In the context of the United States, the rugged individual discourse hints at the self-made man (or woman), one who has been able to pull themselves up by the bootstraps and make their own way. In the past few decades, individualism has been framed within Ayn Rand’s economic philosophy, called libertarianism. In simple terms, libertarians believe that no one should expect help from them, and in turn, they should not expect any help from others. It should not be too difficult to see that such a philosophy supports tax cuts for the wealthy (and for everyone else), as well as the end of social programs and the entire social welfare state. Advocates of Keynesian economics know that libertarianism is the antithesis of civil society. Similarly, the economic paradigm known as neoliberalism (aka, the corporate agenda) relies to a large extent on the acceptance of the rugged individual discourse for its own success.

During last year’s Presidential election, the Republicans nominated a self-claimed libertarian to be Vice President of their country. Paul Ryan is a proud devotee of Ayn Rand’s libertarianism. But it is important to note that this is only in the economic realm. On social issues, Ryan is far from being a live-and-let-live libertarian. He is very supportive of government intervention on social issues like gay marriage and access to abortion. In this respect he is not a libertarian; nor is he fully cognizant of what the atheist Ayn Rand was truly calling for. The same could be said about the entire U.S.-based Tea Party.

But let’s get back to the effects of individualism on American society for a moment. A fairly recent example took place in Arizona in 2010. Republican Governor Jan Brewer signed into law the end of multicultural education. Brewer was backing the claims of Superintendent John Hupperthal that the Tucson Unified School District’s Mexican American Studies Program was promoting resentment of non-white students toward white people. These conservative Arizona politicians went even further when they stated that students need to understand that everyone is an individual who can make their own way through life. All multicultural education soon came to a halt in that state. School libraries were forced to remove books like Paulo Freire’s Pedagogy of the Oppressed and even Shakespeare’s The Tempest.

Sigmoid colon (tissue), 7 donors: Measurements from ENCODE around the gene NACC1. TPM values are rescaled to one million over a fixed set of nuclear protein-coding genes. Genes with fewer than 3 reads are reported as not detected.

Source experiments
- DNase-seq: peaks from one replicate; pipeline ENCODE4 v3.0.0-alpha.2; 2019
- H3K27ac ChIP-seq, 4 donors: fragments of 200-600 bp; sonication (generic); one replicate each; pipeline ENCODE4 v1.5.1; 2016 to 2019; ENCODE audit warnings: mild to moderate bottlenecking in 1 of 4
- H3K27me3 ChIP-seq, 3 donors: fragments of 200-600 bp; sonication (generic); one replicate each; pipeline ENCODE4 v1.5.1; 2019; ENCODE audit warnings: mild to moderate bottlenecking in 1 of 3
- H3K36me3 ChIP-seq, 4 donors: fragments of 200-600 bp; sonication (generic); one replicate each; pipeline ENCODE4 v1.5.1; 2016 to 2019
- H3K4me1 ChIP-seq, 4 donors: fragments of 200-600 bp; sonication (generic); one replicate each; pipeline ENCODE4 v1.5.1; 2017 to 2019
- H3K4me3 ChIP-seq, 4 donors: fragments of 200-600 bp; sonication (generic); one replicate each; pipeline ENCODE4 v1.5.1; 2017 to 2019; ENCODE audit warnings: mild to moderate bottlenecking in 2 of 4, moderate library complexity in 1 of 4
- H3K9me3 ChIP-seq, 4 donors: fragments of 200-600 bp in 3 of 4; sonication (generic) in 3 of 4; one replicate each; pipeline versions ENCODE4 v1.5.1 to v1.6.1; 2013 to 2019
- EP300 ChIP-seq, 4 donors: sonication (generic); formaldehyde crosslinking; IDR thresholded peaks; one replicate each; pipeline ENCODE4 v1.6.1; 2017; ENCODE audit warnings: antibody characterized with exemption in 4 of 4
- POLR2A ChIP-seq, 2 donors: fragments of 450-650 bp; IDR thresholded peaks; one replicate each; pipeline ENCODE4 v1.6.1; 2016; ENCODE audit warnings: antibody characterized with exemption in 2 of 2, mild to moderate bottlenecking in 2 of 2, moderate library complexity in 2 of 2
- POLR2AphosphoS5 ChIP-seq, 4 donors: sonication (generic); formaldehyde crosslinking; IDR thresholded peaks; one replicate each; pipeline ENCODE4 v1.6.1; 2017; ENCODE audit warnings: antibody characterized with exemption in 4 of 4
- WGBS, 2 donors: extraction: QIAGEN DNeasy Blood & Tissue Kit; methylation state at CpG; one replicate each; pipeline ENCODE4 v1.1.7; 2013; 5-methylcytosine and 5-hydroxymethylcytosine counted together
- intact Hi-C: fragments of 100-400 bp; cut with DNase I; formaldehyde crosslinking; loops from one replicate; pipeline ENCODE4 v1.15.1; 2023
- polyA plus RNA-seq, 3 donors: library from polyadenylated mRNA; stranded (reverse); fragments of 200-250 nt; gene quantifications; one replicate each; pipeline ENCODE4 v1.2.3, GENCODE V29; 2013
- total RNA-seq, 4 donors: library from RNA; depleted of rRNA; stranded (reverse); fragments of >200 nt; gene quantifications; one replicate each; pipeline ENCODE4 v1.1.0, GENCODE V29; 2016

The acceptance of individualism as an underpinning of American society is enabling the corporate agenda to become even more entrenched than it already is. Taken in the way that Arizona has used it, individualism is at odds with individual rights. But put in its rightful place as an economic entity, the discourse of rugged individualism is being used as a smokescreen for an even more nefarious purpose, namely, to promote the notion that those who have a lot should not have to hold out a helping hand to those who have nothing. 

Of course, all people are individuals, but they are also members of social groups. These social groups have unequal status in our society, as well as unequal access to resources. A civil society would work toward rectifying these inbalances.

In sum, a civil society supports the expansion of individual rights. At the same time, it discourages rugged individualism as an ethos for its citizens to live by. Citizens can enact agency on this front by voting in governments committed to a set of individual rights that includes, among laudable progressive positions on social issues, the right to a life of dignity from an economic standpoint.

* Note: The Marlboro Man was one of the most successful advertising campaigns ever. Promoting the idea that “rugged individual self-made men” choose to smoke Marlboro cigarettes, its run was during the 1960s and 1970s.